Project description:MicroRNAs (miRNAs) are small regulatory molecules that cause post-transcriptional gene silencing. Although some miRNAs are known to have region-specific expression patterns in the adult brain, the functional consequences of the region-specificity to the gene regulatory networks of the brain nuclei are not clear. Therefore, we studied miRNA expression patterns by miRNA-seq in two brain regions, frontal cortex (FCx) and hippocampus (HP), which have separate biological functions. We identified 354 miRNA from FCx and 408 from HP. Several miRNA families and clusters were differentially expressed between FCx and HP, including the miR-8 family, miR-182|miR-96|miR-183 cluster, and miR-212|miR-312 cluster overexpressed in FCx and miR-34 family overexpressed in HP. To visualize the clusters, we developed support for viewing genomic alignments of miRNA-seq reads in the Chipster genome browser. We carried out pathway analysis of the predicted target genes of differentially expressed miRNA families and clusters to assess their putative biological functions. Interestingly, specific pathways were identified that are predicted to be regulated by several miRNAs from the same family/cluster. We have developed a miRNA-seq approach with a bioinformatic analysis workflow that is suitable for studying miRNA expression patterns from specific brain nuclei. FCx and HP were shown to have distinct miRNA expression patterns which were reflected in the predicted gene regulatory pathways. This methodology can be applied for the identification of brain region-specific and phenotype-specific miRNA-mRNA-regulatory networks from the adult and developing rodent brain. miRNA-seq of 3 replicates from frontal cortex, 3 replicates from hippocampus, and pooled sequence runs from both
Project description:RNA samples from human tissues (brain and liver) and cell lines (K562 and HL60) were used to assess RNA fragmentation, RNA fractionation, cDNA synthesis, and single versus multiple tag counting. Technical replicates and different cDNA synthesis protocols were compared. Though protocols employing polyA RNA selection generate the highest number of non-ribosomal reads and the most precise measurements for coding transcripts, such protocols were found to detect only a fraction of the non-ribosomal RNA in human cells. PolyA RNA excludes thousands of annotated and even more unannotated transcripts, resulting in an incomplete view of the transcriptome. Ribosomal-depleted RNA provides a more cost-effective method for generating complete transcriptome coverage. Expression measurements using single tag counting provided advantages for assessing gene expression and for detecting short RNAs relative to multi-read protocols. Detection of short RNAs was also hampered by RNA fragmentation. 69 different sequencing channels from a HeliScope Genetic Analysis System and 2 channels from an Illumina machine are included. Some samples were sequenced on multiple channels and some samples include technical replicates.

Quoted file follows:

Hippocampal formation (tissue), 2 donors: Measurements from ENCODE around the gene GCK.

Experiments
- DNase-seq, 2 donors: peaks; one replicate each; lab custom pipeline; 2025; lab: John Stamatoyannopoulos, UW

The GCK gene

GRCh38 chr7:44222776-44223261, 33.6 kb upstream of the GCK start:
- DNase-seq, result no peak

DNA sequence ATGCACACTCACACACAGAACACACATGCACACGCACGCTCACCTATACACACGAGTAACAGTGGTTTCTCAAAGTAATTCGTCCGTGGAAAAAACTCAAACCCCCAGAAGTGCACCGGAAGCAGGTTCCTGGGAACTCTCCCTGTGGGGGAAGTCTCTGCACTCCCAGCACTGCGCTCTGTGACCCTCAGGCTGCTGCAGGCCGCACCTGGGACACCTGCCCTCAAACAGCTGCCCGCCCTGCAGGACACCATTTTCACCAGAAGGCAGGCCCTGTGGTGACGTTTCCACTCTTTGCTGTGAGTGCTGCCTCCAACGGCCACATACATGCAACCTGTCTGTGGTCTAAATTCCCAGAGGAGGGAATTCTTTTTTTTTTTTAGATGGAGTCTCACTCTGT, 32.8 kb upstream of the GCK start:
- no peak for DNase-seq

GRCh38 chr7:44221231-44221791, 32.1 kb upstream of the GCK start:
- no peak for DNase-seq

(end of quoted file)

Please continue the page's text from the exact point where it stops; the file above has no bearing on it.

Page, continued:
Project description:BCL6 is crucial for B-cell activation and lymphomagenesis. We used integrative genomics to explore BCL6 mechanism in normal and malignant B-cells. Surprisingly, BCL6 assembled distinct complexes at enhancers vs. promoters. At enhancers BCL6 preferentially recruited SMRT, which mediated H3K27 deacetylation through HDAC3, antagonized p300 activity and repressed transcription, but without decommissioning enhancers. This provides a biochemical basis for toggling enhancers from the active to poised state. Virtually all SMRT was bound with BCL6 suggesting that in B-cells BCL6 uniquely sequesters SMRT from other factors. In promoters BCL6 preferentially recruited BCOR, but most potently repressed promoters where it formed a distinctive ternary complex with SMRT and BCOR. Promoter repression was associated with decreased H3K36me3, H3K79me2 and Pol II elongation, linking BCL6 to transcriptional pausing. We identified the binding patterns of BCL6, SMRT, NCOR and BCOR corepressors in normal germinal center B cells and a DLBCL cell line (OCI-Ly1) using ChIP-seq. Additionally we treated lymphoma cells with siRNA against BCL6 and a non-targeted siRNA (NT control) and performed RNA-seq to identify the genes bound and repressed by BCL6. RNA-seq experiments were performed at 24h and 48h after siRNA treatments. Additional biological triplicate RNA-seq experiments were performed at 48h after BCL6 knockdown. Furthermore, a series of histone mark ChIP-seq and RNA polymerase ChIP-seq (total, Ser5-P and Ser2-P) were preformed to capture the chromatin states associated with the formation of BCL6 corepressor complexes.